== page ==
The primary study objective is to compare post-stroke upper extremity (UE) movement while wearing a brace called the MyoPro 2 Motion G versus UE movement while wearing a resting splint and no device in stroke survivors with moderate UE dysfunction. During the study, subjects will undergo general training in the operation of the EMG-controlled orthosis and the comparison orthosis, and then guided through a series of standard clinical outcome measures. These outcome measures will allow the researchers to directly compare the relative benefit of the MyoPro 2 Motion G with a resting hand splint and no device in reducing UE impairment and increasing UE dexterity and functional task performance.
Ischemic strokes account for more than 80% of strokes. Ischemic strokes are caused by the occlusion of an intracranial artery by a thrombus, responsible for tissue ischemia related to a decrease in local cerebral blood flow (CBS). Thus, the management of patients with Ischemic strokes is based on the preservation of an area that maintains sufficient intracranial hemodynamics (IH) and achieves the fastest possible recanalization. The impact of the patient's position (supine or seated position) on the IH in the event of narrowing or occlusion of an artery is poorly assessed but may be of particular importance. In practice, variations in blood flow according to the positioning of the patient's body can be measured using a transcranial Doppler. It is a simple, non-invasive and painless examination that provides the patient's bed with data on the intracerebral hemodynamic profile of patients. This study was implemented because there are no studies known to us that evaluate the effect of verticalization on intracerebral hemodynamics based on the presence of upstream arterial stenosis or occlusion and other multimodal evaluation data in transcranial Doppler.
The primary objective of this study is to demonstrate safety and effectiveness of the Penumbra System in a population with acute ischemic stroke (AIS) secondary to intracranial large vessel occlusion (LVO).
Chronic stroke is the leading cause of long-term disability in the United States. Post-stroke health is negatively impacted by two interrelated factors-a substantial risk of falls and limited walking activity. The risk of falling is a barrier to walking activity, with falls self-efficacy mediating the relationship between impaired physical capacity and limited activity. The ability to recover from a fall (i.e. arrest a fall before impact) is a logical, yet untested rehabilitation target to enable walking activity through sustained benefits to falls self-efficacy. Our aim is to demonstrate that fall-recovery training is feasible in stroke survivors with low falls self-efficacy. Five participants will undergo an adapted version of fall-recovery training. We will gather evidence of the implementation, adaptation, and limited efficacy of this intervention in affecting falls self-efficacy and walking activity.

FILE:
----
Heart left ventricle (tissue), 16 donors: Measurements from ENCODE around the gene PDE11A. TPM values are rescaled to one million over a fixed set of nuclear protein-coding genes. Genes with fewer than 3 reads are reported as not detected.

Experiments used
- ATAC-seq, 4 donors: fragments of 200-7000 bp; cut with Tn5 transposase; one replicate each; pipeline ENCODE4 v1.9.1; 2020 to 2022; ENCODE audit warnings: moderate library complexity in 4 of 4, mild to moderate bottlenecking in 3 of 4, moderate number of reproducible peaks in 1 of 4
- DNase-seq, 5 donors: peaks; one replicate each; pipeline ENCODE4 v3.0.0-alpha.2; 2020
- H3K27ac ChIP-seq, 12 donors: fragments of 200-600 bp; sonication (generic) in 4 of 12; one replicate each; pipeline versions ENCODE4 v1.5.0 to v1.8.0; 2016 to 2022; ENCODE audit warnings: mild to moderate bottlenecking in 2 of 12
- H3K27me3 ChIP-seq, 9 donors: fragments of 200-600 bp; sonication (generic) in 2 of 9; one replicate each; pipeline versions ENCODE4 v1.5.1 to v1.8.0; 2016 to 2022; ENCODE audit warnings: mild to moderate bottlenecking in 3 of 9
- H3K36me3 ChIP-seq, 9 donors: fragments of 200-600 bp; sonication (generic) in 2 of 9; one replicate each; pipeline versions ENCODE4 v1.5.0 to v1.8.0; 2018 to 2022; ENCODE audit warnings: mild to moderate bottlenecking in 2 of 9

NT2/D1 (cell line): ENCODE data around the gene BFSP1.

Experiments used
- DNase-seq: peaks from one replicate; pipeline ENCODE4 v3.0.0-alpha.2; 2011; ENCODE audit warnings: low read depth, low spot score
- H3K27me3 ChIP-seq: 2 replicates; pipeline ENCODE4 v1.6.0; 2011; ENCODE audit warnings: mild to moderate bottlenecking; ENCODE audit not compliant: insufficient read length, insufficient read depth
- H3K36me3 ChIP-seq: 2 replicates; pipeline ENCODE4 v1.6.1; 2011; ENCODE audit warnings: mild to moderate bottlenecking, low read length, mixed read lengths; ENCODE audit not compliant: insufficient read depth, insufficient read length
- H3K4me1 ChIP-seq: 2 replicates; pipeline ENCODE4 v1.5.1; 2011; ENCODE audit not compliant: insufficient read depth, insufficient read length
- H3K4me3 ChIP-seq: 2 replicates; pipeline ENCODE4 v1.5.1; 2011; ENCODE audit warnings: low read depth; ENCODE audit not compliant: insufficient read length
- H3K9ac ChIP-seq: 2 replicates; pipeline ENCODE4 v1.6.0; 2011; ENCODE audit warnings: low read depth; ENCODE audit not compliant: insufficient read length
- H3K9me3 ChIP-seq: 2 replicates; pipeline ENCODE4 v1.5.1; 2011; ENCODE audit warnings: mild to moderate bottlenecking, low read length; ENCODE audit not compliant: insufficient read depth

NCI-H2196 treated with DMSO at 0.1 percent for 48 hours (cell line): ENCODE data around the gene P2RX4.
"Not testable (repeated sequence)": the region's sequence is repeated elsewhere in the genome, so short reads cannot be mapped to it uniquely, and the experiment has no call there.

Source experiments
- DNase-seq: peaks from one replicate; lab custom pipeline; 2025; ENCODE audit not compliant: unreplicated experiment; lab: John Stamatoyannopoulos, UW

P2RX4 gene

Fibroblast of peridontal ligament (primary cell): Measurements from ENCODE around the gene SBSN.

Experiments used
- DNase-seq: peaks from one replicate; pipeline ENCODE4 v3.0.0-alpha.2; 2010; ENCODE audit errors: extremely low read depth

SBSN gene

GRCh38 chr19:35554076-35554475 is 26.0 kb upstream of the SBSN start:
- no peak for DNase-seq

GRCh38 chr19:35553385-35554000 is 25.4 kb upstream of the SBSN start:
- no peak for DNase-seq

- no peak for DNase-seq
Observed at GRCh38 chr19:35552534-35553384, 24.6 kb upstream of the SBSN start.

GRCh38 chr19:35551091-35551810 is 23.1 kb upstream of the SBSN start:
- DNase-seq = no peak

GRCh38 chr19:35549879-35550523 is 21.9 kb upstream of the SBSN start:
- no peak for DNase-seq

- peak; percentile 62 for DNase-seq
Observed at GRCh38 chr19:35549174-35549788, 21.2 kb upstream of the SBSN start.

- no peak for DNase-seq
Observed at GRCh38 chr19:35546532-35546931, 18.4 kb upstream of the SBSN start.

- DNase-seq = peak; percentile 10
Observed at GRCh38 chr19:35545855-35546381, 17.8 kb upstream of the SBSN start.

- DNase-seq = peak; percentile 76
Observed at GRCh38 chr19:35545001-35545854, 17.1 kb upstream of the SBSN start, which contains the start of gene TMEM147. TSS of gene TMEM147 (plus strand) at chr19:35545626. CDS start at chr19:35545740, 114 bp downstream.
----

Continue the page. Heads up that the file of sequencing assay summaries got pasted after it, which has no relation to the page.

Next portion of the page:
The ANA catheter system (may also be designated as "ANA system", "ANA 18 -002" or "ANA device") is a distal access catheter designed to assist in neurovascular procedures by facilitating the insertion and guiding of other devices (i.e. retrieval devices and intravascular catheters) and restricting blood flow at the target position. It is a sterile, single-use, disposable intravascular device comprised of two coaxial catheters (delivery catheter and funnel catheter) consisting of sections of variable stiffness. The funnel catheter is comprised of a radiopaque nitinol braid (self-expanding funnel), covered by a continuous silicone coating that, when deployed, provides local and temporary flow restriction. The delivery catheter has a hydrophilic coating to reduce friction during use and a radiopaque marker on the distal end. Both catheters have Luer lock hubs on their proximal end. The proposed study has been designed to collect prospective clinical evidence to compare the Anaconda ANA device to similar devices used for guiding and supporting stent retrievers during neurothrombectomy procedures. The protocol has been designed to replicate the patient population enrolled in prior studies of similar devices. The primary endpoint will be ability of the investigational device to facilitate stentriever deployment and neurothrombectomy in the anterior circulation, with successful reperfusion defined as achieving a modified Thrombolysis in Cerebral Infarction (mTICI) score of ≥2b in the target vessel with ≤3 passes of the investigational device without the use of rescue therapy. Follow-up at 24h, Day 5 (+/- 12 h) or discharge, whichever comes first and at 90 days will allow documentation of the clinical outcome of the neurothrombectomy procedure as a whole and detect any device related and other complications, making use of the ANA device for distal access.